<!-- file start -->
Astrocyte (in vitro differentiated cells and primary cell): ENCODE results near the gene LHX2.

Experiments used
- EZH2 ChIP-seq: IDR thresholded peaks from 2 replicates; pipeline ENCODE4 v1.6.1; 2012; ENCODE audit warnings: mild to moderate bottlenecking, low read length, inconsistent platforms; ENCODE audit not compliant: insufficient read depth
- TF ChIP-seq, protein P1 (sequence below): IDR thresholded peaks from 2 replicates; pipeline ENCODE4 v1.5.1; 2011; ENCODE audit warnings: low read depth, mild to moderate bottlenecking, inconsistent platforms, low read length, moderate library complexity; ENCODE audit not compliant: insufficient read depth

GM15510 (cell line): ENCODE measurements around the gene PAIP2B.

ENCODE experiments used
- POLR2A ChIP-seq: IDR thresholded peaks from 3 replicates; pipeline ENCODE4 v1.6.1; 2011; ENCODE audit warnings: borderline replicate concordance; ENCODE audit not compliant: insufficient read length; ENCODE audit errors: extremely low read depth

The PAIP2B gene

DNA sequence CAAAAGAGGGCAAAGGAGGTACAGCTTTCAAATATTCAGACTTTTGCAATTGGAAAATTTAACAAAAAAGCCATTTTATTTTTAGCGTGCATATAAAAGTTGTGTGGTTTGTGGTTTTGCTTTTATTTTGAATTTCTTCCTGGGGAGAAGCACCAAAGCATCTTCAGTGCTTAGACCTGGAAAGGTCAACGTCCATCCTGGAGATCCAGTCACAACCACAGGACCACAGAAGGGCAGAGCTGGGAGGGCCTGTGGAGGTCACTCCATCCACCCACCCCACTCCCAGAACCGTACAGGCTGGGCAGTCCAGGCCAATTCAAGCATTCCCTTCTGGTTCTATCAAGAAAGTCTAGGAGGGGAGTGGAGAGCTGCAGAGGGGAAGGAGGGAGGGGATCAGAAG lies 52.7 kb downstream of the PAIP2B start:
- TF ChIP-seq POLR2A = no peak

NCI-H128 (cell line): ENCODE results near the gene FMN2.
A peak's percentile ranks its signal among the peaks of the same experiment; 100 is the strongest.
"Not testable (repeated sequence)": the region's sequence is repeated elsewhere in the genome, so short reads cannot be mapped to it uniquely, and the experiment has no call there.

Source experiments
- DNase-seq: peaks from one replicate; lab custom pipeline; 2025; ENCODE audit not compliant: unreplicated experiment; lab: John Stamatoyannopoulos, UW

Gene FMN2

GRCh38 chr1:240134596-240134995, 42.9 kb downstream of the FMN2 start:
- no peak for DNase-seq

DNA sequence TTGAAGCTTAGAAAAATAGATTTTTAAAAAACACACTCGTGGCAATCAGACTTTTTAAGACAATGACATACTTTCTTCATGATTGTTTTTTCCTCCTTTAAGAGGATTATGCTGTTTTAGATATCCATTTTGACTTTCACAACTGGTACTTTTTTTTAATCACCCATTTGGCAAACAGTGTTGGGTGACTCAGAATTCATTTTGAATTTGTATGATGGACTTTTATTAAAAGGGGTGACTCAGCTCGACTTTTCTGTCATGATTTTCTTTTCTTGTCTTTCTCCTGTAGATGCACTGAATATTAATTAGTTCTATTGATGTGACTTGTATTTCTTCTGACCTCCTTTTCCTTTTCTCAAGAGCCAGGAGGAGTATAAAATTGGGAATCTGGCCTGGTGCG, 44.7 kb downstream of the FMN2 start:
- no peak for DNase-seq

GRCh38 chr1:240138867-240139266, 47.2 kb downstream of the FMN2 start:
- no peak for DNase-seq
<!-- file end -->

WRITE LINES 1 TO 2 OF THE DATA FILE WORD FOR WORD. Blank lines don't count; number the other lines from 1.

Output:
Astrocyte (in vitro differentiated cells and primary cell): ENCODE results near the gene LHX2.

Experiments used